That was Sam’s take on things, anyway. Jeff had seemed more than a little hurt when she’d told him as much. Her gut said this was his way of getting back at her. Somehow he’d hooked her up to his machine and plunked her into this world. She’d tear his head off when she got out.

  “OK, Jeff. Let me out. NOW!” Sam said to the air.

  There wasn’t any answer. Fine. Let him have his fun, for now. She’d figure out how to log off he
rself, and then she’d flay him alive. This was not cool. She might be the new kid on base, but he had no right to do this to her without her permission.

  A niggling voice in the back of her head suggested that it might not be Jeff. That with that suit tech, anyone could kidnap any person they wanted and potentially lock them into a world for as long as they desired. She shoved away the thought as paranoid. It had to be Jeff. Occam’s razor said the most likely solution was probably the correct one.

  “Helga, how do I log off?” she asked.

  “I’m sorry, I don’t have an answer for that question,” Helga responded.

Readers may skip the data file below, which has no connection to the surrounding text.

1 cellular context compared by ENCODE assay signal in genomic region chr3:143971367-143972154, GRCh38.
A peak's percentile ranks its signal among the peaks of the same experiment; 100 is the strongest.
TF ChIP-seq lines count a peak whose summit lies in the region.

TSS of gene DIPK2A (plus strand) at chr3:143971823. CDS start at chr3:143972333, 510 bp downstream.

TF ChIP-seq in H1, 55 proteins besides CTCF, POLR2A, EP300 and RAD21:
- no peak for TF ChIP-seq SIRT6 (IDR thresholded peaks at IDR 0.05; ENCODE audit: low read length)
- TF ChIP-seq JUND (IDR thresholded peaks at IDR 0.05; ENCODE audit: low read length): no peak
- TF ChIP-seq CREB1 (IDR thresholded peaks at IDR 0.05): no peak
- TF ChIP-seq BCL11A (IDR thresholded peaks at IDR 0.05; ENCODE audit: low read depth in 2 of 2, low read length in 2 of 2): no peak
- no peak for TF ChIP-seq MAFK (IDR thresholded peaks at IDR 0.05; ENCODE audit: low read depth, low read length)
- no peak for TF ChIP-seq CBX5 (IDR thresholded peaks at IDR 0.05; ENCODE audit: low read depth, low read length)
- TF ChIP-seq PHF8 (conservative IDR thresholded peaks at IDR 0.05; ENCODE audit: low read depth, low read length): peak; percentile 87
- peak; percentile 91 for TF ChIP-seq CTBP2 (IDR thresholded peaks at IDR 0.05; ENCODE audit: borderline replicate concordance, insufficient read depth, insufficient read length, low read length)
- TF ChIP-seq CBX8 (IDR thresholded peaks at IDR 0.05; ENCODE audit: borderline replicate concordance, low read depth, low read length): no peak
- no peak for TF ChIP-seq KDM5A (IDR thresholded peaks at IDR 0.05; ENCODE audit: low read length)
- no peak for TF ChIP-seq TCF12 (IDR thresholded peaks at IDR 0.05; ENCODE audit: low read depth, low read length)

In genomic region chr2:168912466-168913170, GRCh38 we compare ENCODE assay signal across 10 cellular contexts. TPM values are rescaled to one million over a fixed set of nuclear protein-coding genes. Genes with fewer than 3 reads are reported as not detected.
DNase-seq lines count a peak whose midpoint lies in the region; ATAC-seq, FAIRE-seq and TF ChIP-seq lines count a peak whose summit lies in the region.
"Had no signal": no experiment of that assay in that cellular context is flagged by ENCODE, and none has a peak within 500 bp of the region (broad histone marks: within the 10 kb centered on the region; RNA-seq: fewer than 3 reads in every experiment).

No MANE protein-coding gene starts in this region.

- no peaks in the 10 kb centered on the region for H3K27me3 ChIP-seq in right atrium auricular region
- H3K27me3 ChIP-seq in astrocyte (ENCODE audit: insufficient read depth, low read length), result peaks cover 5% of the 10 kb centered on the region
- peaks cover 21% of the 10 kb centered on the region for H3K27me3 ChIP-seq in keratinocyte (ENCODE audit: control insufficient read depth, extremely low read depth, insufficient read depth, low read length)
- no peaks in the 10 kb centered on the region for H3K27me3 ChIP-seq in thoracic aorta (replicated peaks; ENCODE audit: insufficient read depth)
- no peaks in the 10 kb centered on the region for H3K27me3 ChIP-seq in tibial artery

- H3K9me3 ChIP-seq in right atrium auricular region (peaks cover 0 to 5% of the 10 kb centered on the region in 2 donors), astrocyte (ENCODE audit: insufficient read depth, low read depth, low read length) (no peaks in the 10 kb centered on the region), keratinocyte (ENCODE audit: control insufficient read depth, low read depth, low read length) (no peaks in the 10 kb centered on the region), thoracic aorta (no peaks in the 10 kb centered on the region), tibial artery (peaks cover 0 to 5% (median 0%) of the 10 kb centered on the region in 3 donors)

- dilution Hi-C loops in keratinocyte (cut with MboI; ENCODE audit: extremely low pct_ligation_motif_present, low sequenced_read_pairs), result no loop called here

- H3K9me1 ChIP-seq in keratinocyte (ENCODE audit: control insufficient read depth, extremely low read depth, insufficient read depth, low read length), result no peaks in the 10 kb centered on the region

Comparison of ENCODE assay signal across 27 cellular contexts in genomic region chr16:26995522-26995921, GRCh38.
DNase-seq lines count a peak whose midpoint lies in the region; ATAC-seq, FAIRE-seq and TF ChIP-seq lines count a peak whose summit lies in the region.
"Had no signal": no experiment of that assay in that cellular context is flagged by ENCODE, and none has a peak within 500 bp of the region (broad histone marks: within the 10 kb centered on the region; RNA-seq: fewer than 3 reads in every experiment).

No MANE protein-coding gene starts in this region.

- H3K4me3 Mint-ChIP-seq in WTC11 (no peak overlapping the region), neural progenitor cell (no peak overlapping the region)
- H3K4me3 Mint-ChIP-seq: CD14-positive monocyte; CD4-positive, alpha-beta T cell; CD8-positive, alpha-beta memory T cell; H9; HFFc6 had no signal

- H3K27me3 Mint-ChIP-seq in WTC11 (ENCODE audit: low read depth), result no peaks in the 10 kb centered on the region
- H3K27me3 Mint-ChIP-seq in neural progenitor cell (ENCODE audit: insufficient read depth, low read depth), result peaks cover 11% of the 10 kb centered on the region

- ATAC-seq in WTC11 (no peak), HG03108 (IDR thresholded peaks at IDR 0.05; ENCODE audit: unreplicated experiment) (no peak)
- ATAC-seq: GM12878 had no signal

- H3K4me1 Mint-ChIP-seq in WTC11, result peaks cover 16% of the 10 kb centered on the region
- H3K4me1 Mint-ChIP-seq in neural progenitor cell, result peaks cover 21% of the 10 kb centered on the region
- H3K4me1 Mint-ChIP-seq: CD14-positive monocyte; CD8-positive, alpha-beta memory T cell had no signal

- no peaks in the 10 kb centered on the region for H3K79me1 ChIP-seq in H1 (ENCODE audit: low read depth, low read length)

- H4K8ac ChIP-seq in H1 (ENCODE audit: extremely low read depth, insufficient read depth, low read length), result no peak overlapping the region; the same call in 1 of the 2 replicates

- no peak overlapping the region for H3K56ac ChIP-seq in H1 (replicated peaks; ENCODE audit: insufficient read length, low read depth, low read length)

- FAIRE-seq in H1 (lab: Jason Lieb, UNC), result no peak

“How do I leave the game?” she said, trying different words.

  “I’m sorry, I don’t have an answer for that question,” the guide repeated.

  Sam frowned. That seemed to be some sort of stock answer. Basic code that covered any situation that it wasn’t programmed to handle. Why was getting out of the game not covered under basic help? Shouldn’t that be one of the most important things to know?

  The voice in the back of her head tried to rear up again, warning her that this could be anyone, and she could be anywhere. She shoved it down again. It took a little more effort this time.

  “Congratulations!” Helga said. “You’ve arrived in the middle of an Epic Battle!”